Butler said a month after his release from the hospital, he went back to work. He no longer needed dialysis. He no longer took insulin shots. He had more energy than he'd had in years. He felt great.
But he knew his gain came from someone else's loss. Organizations that arrange organ donations do not identify donors for privacy concerns. But they will send a letter from a recipient to the donor's family. So Butler wrote a letter.
"The whole time I was waiting, and especially waiting in the hospital, I wanted to know who my donor was," Butler said. "Pretty much my letter was 'I don't even know where to start to say thank you.'"
Butler hoped for a response from the family, letting him know who his donor was. But he heard nothing.
Finally, after a year, Butler received a letter from a woman in Washington state. The woman said her daughter, Kelly, was Butler's donor. Kelly died at age 27 of a brain aneurysm.
"Her mother said it was one of the hardest things she ever had to do, was to take her daughter off life support," Butler said. "But the doctors told her there was nothing they could do. And Kelly wanted to be an organ donor."
Butler said whenever he makes a presentation about organ donation, he praises his donor.
"I tell everyone, in all my speeches, I can never say thank you enough. Not only to the family but to Kelly," he said. "Not only did she save my life, but she saved at least seven others just by being an organ donor. People can make a difference. People can their legacy and be a hero. I've got a hero and an angel in Kelly."
Who can sign up?
The Donate Life Maryland registry allows Maryland residents who are at least 18 years of age to register their authorization to donate all or specific organs and tissues upon their death. Children between the ages of 13 and 17 can join the Donate Life Maryland registry, but until the designated donor is 18 years old, parents or a legal guardian will make the final decision about organ, eye and tissue donation at the appropriate time.
Young and elderly can be considered potential donors. No one should eliminate themselves as a donor because of age or pre-existing medical condition. Each potential organ, eye and tissue donor is evaluated on an individual basis for suitability
What organs and tissue can be donated?
Organ donation includes: heart, liver, kidneys, lungs, pancreas and small intestine.
Tissue donation includes: Corneas, eyes, skin, bone, tendons, ligaments, vessels and heart valves
To register as an organ donor or to get more information, go to www.donatelifemaryland.org.
In addition to online registrations, donors can sign up with the Donate Life Maryland registry when applying or renewing for a driver's license or ID card through the Maryland Department of Motor Vehicles (DMV).
If unable to sign up online or via the DMV, donors can sign a donor card to indicate your wishes. However, you should share your decision with your next of kin or health care proxy in case the donor card is not available at the time you become a candidate to actually donate.
Myths and misperceptions about organ donation
Natalie Benavides, executive director of Donate Life Maryland, said the idea of donating organs connects with people's emotional concerns and with beliefs about death and the afterlife.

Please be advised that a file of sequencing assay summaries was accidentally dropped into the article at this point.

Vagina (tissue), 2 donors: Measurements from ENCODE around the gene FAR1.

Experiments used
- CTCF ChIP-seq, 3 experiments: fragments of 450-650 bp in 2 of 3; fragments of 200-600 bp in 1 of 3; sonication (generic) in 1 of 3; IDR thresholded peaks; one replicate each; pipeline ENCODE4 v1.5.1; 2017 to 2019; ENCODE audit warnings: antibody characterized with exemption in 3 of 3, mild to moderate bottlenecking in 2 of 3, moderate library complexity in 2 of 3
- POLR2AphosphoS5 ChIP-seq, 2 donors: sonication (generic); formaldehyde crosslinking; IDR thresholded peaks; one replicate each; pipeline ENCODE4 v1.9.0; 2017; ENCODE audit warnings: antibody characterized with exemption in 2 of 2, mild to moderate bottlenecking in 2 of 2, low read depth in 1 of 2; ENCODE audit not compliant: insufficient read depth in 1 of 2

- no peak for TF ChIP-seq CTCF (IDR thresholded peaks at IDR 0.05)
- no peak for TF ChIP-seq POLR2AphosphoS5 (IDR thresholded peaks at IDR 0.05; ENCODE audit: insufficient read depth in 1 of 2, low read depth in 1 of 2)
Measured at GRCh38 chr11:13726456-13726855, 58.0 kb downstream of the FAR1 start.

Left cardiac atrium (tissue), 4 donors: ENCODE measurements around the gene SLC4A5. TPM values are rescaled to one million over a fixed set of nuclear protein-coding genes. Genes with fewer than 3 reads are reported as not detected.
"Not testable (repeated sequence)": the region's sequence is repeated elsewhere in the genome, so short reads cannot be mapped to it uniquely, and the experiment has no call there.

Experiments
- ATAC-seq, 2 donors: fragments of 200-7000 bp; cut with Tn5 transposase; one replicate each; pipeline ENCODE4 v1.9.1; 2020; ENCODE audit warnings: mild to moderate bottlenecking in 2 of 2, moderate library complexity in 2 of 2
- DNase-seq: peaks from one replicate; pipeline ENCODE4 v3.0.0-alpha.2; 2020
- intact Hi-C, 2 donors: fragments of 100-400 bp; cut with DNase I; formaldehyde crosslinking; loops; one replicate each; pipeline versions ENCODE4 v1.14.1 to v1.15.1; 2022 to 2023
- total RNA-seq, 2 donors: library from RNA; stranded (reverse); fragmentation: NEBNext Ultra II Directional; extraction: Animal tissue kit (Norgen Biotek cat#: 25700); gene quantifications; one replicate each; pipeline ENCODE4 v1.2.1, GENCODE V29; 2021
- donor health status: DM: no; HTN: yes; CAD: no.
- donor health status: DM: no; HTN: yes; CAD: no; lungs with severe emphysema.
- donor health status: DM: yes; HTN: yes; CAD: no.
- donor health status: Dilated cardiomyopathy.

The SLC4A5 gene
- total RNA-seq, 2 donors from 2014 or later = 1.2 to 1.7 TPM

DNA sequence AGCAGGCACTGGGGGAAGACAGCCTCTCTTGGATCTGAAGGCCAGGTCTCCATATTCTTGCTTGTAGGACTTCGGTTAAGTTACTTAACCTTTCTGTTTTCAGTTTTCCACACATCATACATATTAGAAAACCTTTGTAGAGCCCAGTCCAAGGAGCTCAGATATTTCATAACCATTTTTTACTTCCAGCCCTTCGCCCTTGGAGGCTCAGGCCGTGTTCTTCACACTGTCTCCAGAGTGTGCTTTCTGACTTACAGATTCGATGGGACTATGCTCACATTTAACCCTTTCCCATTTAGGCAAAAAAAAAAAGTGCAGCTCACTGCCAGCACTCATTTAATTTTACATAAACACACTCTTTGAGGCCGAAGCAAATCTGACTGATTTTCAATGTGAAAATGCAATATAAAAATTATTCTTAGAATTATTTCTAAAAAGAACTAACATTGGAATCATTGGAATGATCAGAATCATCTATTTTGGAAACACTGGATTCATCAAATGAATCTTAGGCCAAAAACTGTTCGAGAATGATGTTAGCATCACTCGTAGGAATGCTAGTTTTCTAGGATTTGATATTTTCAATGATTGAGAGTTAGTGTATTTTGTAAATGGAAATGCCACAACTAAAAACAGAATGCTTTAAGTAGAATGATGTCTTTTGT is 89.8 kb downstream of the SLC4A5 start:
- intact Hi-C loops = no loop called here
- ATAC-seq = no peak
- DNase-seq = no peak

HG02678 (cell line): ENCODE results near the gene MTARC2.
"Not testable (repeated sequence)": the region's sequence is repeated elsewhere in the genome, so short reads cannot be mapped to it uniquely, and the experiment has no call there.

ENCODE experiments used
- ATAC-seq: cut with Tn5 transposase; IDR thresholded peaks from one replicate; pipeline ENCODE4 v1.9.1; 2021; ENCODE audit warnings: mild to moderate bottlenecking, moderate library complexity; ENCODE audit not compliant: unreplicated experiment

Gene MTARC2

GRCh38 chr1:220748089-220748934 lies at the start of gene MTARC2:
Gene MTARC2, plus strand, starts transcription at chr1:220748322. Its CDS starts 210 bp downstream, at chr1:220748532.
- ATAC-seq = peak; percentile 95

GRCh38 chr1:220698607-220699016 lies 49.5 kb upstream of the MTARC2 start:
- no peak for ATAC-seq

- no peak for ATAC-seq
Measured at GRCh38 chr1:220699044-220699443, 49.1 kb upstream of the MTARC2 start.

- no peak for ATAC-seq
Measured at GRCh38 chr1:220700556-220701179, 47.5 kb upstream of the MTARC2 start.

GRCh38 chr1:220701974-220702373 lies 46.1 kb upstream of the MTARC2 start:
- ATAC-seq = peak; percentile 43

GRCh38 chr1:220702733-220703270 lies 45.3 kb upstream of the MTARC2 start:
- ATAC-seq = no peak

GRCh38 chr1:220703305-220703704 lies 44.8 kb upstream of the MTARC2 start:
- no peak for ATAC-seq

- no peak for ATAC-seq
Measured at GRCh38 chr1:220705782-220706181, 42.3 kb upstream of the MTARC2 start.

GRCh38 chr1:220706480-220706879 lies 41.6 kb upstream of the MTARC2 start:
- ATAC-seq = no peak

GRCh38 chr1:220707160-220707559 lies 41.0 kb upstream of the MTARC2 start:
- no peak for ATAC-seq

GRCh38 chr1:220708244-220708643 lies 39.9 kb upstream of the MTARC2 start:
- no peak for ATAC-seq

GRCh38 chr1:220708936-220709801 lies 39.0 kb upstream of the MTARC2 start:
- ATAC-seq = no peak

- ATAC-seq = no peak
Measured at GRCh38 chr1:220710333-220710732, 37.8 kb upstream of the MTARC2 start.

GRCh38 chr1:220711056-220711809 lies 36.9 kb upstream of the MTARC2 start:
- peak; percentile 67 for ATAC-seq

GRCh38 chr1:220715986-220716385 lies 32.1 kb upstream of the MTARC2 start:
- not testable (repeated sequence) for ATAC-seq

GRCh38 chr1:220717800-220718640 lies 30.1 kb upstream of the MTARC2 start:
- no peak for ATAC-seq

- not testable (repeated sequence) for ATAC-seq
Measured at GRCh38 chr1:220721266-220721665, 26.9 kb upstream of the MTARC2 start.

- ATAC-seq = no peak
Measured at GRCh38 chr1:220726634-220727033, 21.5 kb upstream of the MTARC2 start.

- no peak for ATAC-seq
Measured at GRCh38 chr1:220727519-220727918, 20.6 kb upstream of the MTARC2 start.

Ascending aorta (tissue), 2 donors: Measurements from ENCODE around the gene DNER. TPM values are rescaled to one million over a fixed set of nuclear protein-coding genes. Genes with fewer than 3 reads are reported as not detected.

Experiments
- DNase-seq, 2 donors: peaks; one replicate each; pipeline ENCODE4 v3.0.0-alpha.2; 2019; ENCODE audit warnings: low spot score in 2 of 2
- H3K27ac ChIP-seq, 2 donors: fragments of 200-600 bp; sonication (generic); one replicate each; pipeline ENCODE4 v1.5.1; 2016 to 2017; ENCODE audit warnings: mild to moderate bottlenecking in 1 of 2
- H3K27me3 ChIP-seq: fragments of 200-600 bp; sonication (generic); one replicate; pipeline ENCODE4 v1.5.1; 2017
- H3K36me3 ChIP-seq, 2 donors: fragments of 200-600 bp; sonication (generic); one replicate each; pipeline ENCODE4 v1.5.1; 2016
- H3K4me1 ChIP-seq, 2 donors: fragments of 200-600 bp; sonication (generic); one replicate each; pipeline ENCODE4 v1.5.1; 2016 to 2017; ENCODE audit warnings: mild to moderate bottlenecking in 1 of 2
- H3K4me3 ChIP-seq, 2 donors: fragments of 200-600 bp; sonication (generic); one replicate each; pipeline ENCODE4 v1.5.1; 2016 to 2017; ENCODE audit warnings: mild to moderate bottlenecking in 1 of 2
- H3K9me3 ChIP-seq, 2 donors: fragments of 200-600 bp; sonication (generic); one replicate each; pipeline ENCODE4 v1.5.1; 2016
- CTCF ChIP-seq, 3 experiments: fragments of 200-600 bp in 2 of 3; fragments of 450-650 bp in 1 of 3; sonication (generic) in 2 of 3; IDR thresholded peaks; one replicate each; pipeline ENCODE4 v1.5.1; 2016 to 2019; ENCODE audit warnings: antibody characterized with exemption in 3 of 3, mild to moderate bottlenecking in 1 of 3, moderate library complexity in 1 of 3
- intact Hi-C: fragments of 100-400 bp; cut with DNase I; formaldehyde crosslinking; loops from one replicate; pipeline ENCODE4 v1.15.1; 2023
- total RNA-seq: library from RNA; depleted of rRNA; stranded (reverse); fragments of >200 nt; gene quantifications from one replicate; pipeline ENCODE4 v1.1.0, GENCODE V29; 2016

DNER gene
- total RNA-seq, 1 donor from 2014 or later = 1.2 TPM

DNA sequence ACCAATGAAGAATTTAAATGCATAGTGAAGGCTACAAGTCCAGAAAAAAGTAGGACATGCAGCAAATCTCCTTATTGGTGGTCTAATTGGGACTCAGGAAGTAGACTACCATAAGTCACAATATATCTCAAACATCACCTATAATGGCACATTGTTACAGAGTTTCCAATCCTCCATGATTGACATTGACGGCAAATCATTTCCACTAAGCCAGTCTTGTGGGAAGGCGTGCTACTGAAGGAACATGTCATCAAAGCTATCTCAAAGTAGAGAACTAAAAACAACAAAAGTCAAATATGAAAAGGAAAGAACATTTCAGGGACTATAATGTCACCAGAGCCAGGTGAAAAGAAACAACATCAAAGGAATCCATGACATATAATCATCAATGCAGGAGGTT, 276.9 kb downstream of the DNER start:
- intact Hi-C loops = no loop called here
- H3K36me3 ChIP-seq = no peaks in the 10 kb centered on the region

"There are some reasonable concerns — some people want to make sure it's consistent with their religious belief. Some people want an open-casket (funeral ceremony)," she said.
Mike Butler, who is the Western Maryland representative for Donate Life Maryland, said he has attended open-casket funerals of organ donors, even cornea donors and he couldn't tell.
"It's a myth that if you take corneas or if you take skin, you can't have an open casket," he said. "Because (transplant teams) do it with dignity and class, and they leave it to where you can't even notice."
Another myth, Benavides said, is that old or sick people can't donate organs.
"(Some people,) after they reach the age of 60, they deselect themselves," she said. "Maybe they think they're too old or they have a medical condition. But we have some donors who are 90 years old."
But the worst myth, Benavides said, is that care will be withheld from an organ donor in the hospital in order to facilitate donation. That is unethical and completely untrue, she said.
"(To be eligible to donate organs,) you must be a ventilated patient," she said. "What we try to emphasize to people is that donation doesn't even take place until after you're dead."
Butler received a donated kidney and pancreas in 1995 and now encourages other people to register as donors. He knows talking about organ donation brushes up against people's deepest feelings about death.
But he emphasizes how organ donation enriches life.
"This is not for everyone," he said. "But do the research and then make a decision about what you want to do."
By Colleen McGrath/Staff Photographer
Double-organ transplant recipient Mike Butler of Hagerstown is the Western Maryland representative for Donate Life Maryland.
Mike Butler of Hagerstown competed for Team USA at the 17th World Transplant Games in Australia in 2009. Butler received a kidney and pancreas transplant in 1995.